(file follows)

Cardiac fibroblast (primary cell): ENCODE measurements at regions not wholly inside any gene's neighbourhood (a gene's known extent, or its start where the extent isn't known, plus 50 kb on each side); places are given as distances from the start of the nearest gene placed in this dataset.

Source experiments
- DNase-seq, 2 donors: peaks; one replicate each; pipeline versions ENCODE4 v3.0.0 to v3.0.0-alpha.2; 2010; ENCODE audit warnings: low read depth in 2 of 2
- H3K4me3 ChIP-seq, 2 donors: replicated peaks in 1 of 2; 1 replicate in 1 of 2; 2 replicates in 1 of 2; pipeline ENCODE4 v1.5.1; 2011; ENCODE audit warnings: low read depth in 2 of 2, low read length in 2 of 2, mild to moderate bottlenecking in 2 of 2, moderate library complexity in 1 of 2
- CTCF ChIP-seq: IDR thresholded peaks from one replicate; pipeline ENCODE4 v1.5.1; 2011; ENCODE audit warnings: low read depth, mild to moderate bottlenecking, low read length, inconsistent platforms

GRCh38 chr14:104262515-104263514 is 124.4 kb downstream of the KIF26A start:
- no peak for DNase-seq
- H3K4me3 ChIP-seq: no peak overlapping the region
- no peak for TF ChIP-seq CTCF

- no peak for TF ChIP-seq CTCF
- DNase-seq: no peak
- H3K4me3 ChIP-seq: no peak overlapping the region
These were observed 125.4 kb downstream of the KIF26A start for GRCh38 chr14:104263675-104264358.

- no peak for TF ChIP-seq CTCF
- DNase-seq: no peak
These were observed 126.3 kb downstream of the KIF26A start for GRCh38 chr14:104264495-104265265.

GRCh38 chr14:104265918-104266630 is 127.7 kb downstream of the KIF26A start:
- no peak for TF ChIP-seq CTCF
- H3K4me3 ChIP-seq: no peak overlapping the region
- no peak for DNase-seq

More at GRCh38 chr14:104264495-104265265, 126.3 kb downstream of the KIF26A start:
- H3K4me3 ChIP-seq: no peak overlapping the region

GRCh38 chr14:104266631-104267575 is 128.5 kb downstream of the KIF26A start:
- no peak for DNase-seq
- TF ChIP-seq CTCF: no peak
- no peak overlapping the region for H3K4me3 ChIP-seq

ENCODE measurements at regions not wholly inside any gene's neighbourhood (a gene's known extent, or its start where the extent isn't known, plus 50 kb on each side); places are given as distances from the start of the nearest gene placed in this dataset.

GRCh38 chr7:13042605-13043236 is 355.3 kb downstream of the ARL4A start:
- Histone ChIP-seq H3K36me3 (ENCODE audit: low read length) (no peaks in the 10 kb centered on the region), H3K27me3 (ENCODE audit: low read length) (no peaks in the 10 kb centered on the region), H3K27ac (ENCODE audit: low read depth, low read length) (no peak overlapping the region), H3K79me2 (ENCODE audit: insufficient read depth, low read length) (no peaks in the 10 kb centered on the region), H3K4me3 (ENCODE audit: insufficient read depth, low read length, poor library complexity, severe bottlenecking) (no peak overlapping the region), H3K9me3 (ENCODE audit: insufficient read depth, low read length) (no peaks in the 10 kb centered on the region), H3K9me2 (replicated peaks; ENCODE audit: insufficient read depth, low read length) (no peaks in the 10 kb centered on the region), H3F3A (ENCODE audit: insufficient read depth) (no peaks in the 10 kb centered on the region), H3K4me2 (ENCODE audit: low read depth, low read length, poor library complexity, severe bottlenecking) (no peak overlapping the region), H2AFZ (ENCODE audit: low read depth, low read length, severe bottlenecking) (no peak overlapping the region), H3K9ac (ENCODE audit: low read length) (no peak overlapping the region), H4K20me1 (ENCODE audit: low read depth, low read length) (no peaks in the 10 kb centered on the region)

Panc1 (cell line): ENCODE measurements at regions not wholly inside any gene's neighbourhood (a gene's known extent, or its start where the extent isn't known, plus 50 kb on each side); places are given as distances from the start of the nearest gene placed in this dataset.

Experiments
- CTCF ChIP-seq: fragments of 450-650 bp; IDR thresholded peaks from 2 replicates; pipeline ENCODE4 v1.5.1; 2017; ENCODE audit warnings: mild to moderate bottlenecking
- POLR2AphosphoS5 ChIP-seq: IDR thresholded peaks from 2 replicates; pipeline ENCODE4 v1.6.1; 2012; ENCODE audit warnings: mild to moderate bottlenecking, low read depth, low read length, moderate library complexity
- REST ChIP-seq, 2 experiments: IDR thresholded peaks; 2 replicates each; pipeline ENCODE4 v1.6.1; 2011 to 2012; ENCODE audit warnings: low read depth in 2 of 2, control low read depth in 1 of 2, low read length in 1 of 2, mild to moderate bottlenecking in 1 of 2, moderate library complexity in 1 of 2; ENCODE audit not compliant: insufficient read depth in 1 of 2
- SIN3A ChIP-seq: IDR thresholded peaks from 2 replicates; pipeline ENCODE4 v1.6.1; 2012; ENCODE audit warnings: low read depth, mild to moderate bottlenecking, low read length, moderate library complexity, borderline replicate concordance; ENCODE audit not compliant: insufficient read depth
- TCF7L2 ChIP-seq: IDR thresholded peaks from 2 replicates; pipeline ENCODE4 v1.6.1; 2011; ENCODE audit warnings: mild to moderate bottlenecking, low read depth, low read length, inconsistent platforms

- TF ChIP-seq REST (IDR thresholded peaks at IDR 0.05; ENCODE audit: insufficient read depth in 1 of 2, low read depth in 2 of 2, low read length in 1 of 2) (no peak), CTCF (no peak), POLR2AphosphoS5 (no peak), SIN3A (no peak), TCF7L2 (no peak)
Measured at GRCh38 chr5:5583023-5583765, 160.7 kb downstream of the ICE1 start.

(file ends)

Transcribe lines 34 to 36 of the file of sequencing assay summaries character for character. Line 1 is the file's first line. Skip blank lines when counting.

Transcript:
- REST ChIP-seq, 2 experiments: IDR thresholded peaks; 2 replicates each; pipeline ENCODE4 v1.6.1; 2011 to 2012; ENCODE audit warnings: low read depth in 2 of 2, control low read depth in 1 of 2, low read length in 1 of 2, mild to moderate bottlenecking in 1 of 2, moderate library complexity in 1 of 2; ENCODE audit not compliant: insufficient read depth in 1 of 2
- SIN3A ChIP-seq: IDR thresholded peaks from 2 replicates; pipeline ENCODE4 v1.6.1; 2012; ENCODE audit warnings: low read depth, mild to moderate bottlenecking, low read length, moderate library complexity, borderline replicate concordance; ENCODE audit not compliant: insufficient read depth
- TCF7L2 ChIP-seq: IDR thresholded peaks from 2 replicates; pipeline ENCODE4 v1.6.1; 2011; ENCODE audit warnings: mild to moderate bottlenecking, low read depth, low read length, inconsistent platforms